October 02, 2017 5 min read

Top Reasons why drinking Earl Grey tea is good for you

Tea in its many forms is by far the most consumed drink in the world after plain water. While green tea gets most of the attention for its many health benefits and popularity in Asia dating back thousands of years; there is a different classic tea that is gradually gaining a newfound popularity: Earl Grey tea (or Earl Gray as it is known in America), in its many recipes and variations.

Very much like Breakfast tea, there is no official recorded account of how the Earl Grey blend came about nor of what the definitive recipe is, but there are some notable events in history that explain.

Who was Earl Grey?

The most plausible story of its origin dates back to the early 1800s. The British Prime Minister Earl Charles Grey at the time commissioned a Chinese tea merchant to create a tea that would suit the water at Howick Hall, Northumberland, which had a high concentration of lime. The dealer chose bergamot oil – a perfumy, citrusy-sweet extract from southern Italy, to which he added Chinese Keemun black tea (the most widely available variety of tea at the time, when the famous East India trading company was the main importer of Chinese teas to England).

And thus in one moment of genius not only did he create a blend that would withstand the harshest of water from northern England but also a mixture that would become synonymous with England and that age-old English tradition, afternoon tea. The family have subsequently tried to trademark the recipe but have failed to do so as it became widespread commercially under numerous brands.

Benefits of antioxidants in tea

Apart from being a deliciously refreshing drink, Earl Grey has some known health benefits - this is because like all kinds of tea, it contains antioxidants which help to prevent cell oxidation, which in simple terms means it keeps us young by protecting our bodies cells from external damage from pollution, toxins and stress.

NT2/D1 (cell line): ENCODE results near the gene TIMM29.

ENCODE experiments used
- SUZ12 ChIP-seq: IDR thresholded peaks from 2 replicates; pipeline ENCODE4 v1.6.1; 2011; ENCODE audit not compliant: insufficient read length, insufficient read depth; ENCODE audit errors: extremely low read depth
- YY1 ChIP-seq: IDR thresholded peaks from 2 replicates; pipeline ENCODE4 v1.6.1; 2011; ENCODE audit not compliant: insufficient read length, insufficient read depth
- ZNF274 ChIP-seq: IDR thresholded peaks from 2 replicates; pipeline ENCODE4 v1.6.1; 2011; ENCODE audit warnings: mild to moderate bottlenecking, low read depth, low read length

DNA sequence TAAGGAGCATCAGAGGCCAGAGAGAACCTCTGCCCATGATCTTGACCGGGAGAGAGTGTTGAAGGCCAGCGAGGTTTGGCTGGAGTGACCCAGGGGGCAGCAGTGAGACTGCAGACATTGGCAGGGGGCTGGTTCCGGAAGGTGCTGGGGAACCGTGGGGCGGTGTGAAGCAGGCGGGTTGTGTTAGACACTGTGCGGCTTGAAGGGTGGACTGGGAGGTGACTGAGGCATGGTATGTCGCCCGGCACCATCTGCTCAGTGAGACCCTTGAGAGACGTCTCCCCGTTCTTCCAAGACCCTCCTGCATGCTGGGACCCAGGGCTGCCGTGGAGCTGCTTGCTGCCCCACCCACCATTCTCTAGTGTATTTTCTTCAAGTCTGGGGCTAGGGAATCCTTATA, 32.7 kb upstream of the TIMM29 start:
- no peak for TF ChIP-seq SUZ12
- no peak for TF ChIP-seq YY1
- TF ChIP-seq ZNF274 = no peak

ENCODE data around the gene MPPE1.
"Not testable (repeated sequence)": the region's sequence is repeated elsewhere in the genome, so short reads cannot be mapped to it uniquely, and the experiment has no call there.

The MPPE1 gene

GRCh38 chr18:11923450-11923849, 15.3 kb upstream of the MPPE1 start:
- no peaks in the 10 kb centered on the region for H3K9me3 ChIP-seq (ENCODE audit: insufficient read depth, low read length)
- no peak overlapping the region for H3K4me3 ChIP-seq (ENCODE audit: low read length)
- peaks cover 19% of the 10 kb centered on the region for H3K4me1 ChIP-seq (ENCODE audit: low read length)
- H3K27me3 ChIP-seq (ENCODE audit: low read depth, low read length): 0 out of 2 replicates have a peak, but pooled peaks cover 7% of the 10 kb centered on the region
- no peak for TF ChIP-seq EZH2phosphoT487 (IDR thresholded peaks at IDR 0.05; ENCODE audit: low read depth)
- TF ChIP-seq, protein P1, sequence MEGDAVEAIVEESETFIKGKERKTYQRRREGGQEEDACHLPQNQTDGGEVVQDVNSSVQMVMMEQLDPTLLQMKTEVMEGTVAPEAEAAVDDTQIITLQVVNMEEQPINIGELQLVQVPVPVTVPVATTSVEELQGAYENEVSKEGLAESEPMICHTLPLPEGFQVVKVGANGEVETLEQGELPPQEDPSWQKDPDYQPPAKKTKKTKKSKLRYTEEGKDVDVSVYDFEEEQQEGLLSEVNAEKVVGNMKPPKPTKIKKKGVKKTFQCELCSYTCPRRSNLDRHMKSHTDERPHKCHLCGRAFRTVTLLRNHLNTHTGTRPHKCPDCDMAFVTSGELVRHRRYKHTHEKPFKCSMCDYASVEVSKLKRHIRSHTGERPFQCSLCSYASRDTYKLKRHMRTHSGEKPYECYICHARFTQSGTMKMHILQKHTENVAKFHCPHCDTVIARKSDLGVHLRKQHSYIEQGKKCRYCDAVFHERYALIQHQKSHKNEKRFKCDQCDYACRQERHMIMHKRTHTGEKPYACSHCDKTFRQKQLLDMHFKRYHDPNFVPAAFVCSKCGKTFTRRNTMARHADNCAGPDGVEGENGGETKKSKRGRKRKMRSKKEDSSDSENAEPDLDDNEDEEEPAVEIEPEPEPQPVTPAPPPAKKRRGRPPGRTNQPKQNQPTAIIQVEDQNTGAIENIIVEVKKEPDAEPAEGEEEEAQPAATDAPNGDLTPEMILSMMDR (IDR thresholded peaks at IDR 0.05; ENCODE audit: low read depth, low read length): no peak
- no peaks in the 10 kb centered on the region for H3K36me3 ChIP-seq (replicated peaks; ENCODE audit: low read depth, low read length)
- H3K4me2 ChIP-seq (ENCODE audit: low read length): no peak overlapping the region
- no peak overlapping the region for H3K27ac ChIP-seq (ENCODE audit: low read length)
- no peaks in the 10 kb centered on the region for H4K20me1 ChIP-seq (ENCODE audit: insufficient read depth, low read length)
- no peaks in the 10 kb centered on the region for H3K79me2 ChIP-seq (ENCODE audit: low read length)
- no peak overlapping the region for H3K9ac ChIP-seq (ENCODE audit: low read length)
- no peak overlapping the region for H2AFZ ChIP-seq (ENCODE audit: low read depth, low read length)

True, some teas have higher levels of antioxidants than others, and green teas especially have gotten most of the praise, but all pure organic teas are actually very healthy. Ironically when you make a cup of black tea you need more tea than when you use green tea; so theoretically you could end up with the same amount of antioxidants per cup of tea!

Earl Grey tea can help oral hygiene

Did you know as a regular tea drinker, tea can contribute to improving the PH levels in your mouth. This health benefit comes from a very potent antioxidant called catechin, that fights against oral infections. Tea also contains small amounts of fluoride, which has been well documented as beneficial to the overall health of your teeth.

If you are concerned about tea staining your teeth, a good tip is to drink water after your cup of tea (in addition to regular brushing), this helps reduce the tannins left behind in your mouth - this is the real cause of discolouration. Also, switching from green or herbal teas to black teas has actually been shown to reduce the effects of staining - yet another reason to start drinking Earl Grey. Lastly, Japanese researchers have confirmed that those who consume tea regularly remain protected from cavities and tooth decay.

Organic bergamot fruit from Italy used in our Earl Grey loose tea blends

Earl Grey tea has been known to improve digestion

If you usually suffer from bad digestion or irritable bowel syndrome, the consumption of tea can help relieve your symptoms because it is a natural antispasmodic. Black tea like Earl Grey with a slice of lemon can help if you suffer from the symptoms of colic and nausea - recommended by English mothers since Victorian times. It has also been found useful in dealing with the problem of intestinal worms.

Slow release caffeine to boost energy levels

Even though the Earl grey has far less caffeine than that found in coffee, it still contains enough to keep you going throughout the day. Drinking a few cups of tea after lunch is ideal to help you ward off that mid-afternoon lethargy in the office and keep you going, but with just enough caffeine to make sure you don't stay awake all night long.